Democracy is destined to be blockchain-based, according to Jamie Skella, co-founder of blockchain-for-voting startup Horizon State.
Horizon State uses the properties of cryptocurrency transactions to reimagine voting — whether that’s in the corporate shareholder space, the volunteer sector or electoral processes — while allowing remote participation and potentially reducing the costs involved.
The startup is already working with leaders in the field, after landing an elusive partnership with the United Nations at the end of 2017, one month after raising $1.4 million via an initial coin offering.
“If we can retro-fit a blockchain transaction to represent a vote, it will carry with it all the properties that make a Bitcoin transaction trustworthy. It’s based on a decentralised system, it’s immutable, irreversible, provides accountability and transparency, and ultimately delivers unprecedented levels of trust,” says Skella.
The implications for democracy are staggering; votes would become impossible to tamper with and elections un-fixable. According to Skella, whether it’s through Horizon State or not, a move to blockchain here is inevitable.
“A refusal to use this kind of technology will ultimately be a proclamation of corruption. There is no reason whatsoever, as a political figure, party or national government, that you should not want to improve the security of a result,” he says.
Arguably more importantly, the recent suicide bombing at a voter registration centre in Kabul brought a sharp and tragic reminder that, for many communities, exercising their right to vote is incredibly dangerous.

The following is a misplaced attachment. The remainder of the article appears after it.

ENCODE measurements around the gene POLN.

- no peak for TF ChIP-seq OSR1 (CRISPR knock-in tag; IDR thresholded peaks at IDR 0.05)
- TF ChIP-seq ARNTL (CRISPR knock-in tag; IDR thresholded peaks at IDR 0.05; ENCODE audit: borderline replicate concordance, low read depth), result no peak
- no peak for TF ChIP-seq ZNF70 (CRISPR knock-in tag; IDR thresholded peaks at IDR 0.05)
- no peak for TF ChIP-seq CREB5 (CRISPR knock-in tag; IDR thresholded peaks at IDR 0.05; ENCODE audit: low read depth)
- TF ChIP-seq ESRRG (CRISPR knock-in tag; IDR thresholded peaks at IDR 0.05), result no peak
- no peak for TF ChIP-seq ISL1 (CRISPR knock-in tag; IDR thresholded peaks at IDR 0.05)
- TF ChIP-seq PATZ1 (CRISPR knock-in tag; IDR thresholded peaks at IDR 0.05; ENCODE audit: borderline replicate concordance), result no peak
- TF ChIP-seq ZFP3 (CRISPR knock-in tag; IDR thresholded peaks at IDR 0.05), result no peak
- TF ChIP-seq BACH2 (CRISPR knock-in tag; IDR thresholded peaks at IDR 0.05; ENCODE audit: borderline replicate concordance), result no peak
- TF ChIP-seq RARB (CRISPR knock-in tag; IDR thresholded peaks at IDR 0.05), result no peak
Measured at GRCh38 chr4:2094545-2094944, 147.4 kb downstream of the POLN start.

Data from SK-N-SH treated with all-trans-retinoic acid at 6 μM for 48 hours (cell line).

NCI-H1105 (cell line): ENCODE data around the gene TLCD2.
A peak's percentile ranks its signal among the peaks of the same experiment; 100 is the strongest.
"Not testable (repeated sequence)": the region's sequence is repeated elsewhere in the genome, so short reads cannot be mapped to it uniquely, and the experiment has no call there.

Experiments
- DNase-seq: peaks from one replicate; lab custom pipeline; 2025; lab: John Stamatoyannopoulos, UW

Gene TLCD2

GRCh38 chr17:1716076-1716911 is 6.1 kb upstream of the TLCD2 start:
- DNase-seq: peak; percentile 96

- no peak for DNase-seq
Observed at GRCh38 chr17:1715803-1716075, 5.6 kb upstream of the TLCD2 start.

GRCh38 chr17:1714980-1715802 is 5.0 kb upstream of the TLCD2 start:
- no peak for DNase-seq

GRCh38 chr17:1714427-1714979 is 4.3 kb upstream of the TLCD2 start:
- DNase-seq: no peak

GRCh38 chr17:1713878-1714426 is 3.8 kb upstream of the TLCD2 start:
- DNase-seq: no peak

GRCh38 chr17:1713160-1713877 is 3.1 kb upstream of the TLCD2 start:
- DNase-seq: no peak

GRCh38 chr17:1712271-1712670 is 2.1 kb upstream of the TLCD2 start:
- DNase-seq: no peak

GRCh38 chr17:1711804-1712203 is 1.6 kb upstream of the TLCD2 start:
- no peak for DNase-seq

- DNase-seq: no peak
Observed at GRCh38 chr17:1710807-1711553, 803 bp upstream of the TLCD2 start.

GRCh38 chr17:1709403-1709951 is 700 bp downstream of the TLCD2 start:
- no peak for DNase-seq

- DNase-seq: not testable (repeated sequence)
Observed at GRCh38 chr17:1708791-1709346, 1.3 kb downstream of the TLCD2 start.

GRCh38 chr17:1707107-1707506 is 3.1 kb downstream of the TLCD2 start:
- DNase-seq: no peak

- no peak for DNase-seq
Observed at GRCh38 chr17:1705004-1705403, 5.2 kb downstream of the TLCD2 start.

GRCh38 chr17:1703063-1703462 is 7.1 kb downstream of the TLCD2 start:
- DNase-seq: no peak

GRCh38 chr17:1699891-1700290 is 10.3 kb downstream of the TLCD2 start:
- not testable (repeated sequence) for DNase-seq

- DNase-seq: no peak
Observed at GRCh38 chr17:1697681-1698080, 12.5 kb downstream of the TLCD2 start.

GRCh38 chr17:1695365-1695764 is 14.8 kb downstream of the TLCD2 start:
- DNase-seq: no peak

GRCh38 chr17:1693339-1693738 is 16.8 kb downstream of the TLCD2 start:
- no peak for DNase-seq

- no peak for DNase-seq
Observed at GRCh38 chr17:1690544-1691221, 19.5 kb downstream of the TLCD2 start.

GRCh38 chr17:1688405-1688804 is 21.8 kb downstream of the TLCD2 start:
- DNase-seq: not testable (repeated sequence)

“The opportunity for remote participation is really significant,” Skella says.
“In democratically stable nations, we don’t tend to think of our safety when we go off to the polling stations, but this is a real issue in many developing countries.”
There are also benefits to be found closer to home, and Skella uses Australia’s referendum on same-sex marriage as an example. Not only were to postal votes inherently insecure, he says, with papers being accidentally destroyed, lost or filled in by the wrong people, the cost to the taxpayer was in the region of $120 million.
Using blockchain technology could have improved efficiency ten-fold, Skella says, and reduced costs even more.
“We could have been talking about maybe $1 to $2 million,” he says.
“Then of course there’s the security improvement, which can’t really be measured in orders of magnitude, because we’re going from something fallible to something infallible.”
Skella is under no illusions that he’s going to change the world overnight. Horizon State takes a ‘profit for purpose’ stance, using commercial applications of its technology to “effectively ensure we are successful” and to fund its global ambitions.
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“That provides us with the operational viability and the capital to tackle some of these really big problems.”
However, commercial tools also go some way towards bringing blockchain into the mainstream and improving accessibility and awareness — key aspects in encouraging digital democracy.
Skella draws a familiar comparison: “We are at the equivalent point in time as the internet was in 1992 to ‘94. There is a lot of education, exposure and awareness that needs to happen over the next few years,” he says.
The shift to digital voter representation will be gradual by necessity, Skella says, but in five to 10 years’ time, blockchain will be part of everyday life, just as the internet is now.
“If entrepreneurs do a good enough job now, people will be using blockchain without even necessarily knowing it,” he says.
“They will just see it as ‘something better’, which is exactly what we are striving for.”